The KOD and its founder, Mateusz Kijowski, shot to prominence in 2016 during a string of protests.
The KOD and its founder, Mateusz Kijowski, shot to prominence in 2016 during a string of protests against Poland's rightwing populist government for alleged rule-of-law violations.
But the movement lost steam this year after allegations surfaced in January that Kijowski, a 48-year-old IT specialist and blogger, may have misappropriated funds raised during the protests.
Prosecutors allege that Kijowski used his IT company in 2016 to bill the KOD for 28,000 euros' worth ($31,900) of services it never provided.
The KOD treasurer, identified under Polish law as only Piotr C., faces identical charges, prosecutors said.
The two men risk up to eight years in prison if found guilty.
Kijowski has apologised to KOD supporters for having put the movement "in a crisis situation".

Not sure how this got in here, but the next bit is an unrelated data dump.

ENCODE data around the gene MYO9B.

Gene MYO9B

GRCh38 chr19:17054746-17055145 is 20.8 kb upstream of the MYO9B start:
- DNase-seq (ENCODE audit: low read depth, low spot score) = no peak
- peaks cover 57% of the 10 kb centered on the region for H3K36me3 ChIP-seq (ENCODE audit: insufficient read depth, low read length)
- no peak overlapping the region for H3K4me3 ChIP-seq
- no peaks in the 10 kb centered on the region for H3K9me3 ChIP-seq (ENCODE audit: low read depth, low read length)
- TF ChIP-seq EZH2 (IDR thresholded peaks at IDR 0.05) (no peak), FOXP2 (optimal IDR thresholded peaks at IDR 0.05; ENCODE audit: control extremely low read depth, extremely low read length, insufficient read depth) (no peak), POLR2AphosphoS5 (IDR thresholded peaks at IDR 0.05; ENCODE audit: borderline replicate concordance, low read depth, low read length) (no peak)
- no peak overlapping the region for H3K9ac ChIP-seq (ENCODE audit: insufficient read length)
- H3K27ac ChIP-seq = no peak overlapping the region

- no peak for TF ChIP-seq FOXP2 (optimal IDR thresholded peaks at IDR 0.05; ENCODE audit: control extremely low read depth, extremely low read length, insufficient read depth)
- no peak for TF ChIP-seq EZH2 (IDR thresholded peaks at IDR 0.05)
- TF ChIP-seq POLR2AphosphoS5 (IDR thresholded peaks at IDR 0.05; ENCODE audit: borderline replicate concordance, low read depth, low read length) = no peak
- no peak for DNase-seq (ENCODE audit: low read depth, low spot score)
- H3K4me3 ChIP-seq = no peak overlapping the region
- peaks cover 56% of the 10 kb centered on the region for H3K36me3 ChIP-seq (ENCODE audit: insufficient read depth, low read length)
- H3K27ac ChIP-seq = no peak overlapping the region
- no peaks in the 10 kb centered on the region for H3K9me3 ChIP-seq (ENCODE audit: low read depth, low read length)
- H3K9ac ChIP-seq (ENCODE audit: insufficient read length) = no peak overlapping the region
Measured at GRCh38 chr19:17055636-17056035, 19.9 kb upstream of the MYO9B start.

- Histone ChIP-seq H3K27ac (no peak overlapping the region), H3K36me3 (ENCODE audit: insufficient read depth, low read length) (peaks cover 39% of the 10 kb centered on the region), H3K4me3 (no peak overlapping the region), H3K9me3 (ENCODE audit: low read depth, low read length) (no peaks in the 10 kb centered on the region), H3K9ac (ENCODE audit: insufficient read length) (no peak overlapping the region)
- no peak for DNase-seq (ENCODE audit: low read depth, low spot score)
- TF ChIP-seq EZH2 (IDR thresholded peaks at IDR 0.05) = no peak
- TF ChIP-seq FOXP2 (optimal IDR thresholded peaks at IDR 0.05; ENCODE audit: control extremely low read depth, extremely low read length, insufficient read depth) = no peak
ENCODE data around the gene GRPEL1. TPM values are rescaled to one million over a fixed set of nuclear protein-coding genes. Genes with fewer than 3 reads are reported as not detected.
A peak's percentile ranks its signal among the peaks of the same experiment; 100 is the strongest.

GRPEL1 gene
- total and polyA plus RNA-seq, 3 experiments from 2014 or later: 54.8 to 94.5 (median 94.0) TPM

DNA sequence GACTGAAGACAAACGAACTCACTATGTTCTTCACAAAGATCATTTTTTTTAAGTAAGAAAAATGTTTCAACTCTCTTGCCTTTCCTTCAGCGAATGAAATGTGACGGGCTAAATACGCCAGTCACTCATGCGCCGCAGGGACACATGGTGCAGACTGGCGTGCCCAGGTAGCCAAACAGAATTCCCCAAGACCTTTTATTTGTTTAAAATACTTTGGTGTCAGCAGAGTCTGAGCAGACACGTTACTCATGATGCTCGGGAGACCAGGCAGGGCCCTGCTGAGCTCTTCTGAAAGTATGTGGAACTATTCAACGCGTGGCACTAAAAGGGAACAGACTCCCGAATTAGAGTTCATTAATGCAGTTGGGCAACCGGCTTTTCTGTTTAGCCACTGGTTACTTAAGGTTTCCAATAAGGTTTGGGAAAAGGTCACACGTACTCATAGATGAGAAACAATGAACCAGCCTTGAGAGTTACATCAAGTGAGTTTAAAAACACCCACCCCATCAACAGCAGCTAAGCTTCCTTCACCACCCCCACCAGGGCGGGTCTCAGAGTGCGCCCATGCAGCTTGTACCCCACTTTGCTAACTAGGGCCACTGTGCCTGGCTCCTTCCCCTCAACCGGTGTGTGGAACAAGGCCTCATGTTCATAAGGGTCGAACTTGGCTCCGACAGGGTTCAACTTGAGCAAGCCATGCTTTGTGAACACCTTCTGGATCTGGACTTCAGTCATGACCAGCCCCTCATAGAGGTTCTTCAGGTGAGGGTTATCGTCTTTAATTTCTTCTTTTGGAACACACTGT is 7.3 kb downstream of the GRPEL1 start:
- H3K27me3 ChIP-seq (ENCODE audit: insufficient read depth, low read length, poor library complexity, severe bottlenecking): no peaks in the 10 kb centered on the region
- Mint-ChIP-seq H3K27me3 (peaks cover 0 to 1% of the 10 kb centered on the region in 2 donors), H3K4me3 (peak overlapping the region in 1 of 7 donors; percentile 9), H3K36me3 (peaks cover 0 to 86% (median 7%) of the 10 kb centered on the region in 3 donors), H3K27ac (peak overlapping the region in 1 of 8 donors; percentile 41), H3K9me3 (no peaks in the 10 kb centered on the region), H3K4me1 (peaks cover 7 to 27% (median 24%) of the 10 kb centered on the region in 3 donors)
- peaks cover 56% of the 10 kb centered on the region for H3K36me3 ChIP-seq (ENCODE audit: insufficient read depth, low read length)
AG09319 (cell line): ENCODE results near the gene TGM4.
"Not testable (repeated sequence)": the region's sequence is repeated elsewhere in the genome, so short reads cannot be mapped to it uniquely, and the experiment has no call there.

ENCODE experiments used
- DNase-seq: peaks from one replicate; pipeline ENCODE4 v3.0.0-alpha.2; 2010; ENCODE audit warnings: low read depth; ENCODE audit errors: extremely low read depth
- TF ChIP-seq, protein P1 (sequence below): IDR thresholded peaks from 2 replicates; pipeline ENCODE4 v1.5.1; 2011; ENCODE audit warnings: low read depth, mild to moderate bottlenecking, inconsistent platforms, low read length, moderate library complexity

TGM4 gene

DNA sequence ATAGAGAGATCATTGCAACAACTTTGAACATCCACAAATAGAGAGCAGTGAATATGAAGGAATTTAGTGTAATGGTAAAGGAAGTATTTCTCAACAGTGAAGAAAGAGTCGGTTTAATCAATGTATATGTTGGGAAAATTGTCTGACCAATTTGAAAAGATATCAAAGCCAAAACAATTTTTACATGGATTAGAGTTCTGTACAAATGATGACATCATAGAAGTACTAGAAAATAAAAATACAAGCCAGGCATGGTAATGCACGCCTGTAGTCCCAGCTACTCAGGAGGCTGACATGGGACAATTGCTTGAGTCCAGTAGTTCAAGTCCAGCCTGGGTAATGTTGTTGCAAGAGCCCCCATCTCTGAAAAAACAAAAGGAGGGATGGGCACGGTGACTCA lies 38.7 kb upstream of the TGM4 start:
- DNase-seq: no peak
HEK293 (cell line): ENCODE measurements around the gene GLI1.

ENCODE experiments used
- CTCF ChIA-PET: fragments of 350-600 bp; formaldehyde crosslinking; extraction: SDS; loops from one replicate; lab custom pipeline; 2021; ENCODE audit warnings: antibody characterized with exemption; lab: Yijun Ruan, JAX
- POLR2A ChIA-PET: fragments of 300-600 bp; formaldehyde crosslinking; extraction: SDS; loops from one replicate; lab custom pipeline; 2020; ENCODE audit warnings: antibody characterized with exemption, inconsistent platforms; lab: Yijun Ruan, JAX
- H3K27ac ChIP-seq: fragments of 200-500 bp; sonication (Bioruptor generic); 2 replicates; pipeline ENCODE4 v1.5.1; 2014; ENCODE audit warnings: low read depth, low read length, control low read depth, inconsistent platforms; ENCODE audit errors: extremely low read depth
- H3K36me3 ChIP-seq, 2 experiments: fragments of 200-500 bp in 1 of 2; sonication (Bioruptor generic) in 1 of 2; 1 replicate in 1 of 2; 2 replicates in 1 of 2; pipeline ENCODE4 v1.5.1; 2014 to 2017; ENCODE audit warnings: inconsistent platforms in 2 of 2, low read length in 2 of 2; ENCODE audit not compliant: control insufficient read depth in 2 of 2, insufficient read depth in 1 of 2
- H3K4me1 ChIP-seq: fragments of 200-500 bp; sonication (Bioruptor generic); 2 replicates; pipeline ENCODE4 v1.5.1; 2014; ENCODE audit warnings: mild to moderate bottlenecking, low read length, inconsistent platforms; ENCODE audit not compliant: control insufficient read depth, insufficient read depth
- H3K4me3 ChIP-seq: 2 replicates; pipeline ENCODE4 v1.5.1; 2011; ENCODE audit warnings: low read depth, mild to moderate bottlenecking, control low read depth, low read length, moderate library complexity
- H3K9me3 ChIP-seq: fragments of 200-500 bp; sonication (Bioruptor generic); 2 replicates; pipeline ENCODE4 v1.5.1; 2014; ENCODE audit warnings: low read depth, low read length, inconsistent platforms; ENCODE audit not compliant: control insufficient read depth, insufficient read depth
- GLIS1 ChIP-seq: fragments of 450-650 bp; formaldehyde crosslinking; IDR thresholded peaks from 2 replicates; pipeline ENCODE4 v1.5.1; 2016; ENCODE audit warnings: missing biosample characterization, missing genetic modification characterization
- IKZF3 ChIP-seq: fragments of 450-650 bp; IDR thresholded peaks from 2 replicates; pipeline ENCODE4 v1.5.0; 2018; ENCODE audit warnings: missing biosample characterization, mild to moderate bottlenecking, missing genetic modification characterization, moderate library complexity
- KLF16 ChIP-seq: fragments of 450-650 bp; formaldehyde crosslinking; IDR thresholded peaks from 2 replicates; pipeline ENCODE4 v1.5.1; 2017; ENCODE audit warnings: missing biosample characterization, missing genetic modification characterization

"I have opened up the opportunity for attacks on the KOD, exposing thousands of activists and supporters. I ask you all for forgiveness," he said in a Facebook post when the allegations of financial misconduct surfaced in January.
Kijowski stepped down as KOD leader this year and was replaced in May by communist-era dissident Krzysztof Lozinski, an author and mountain climber.
The KOD sprang to life in late 2015 when tens of thousands of people descended into the streets to protest alleged political interference with the Constitutional Tribunal by the freshly elected Law and Justice (PiS) government.
Since winning power in October 2015, the populist PiS administration has pushed through a string of changes that critics say undermine the independence of public broadcasters and the judiciary, including the Constitutional Tribunal.
The EU agreed in May to continue holding talks with Warsaw aimed at ending the alleged rule-of-law breaches, backing away from threats of sanctions.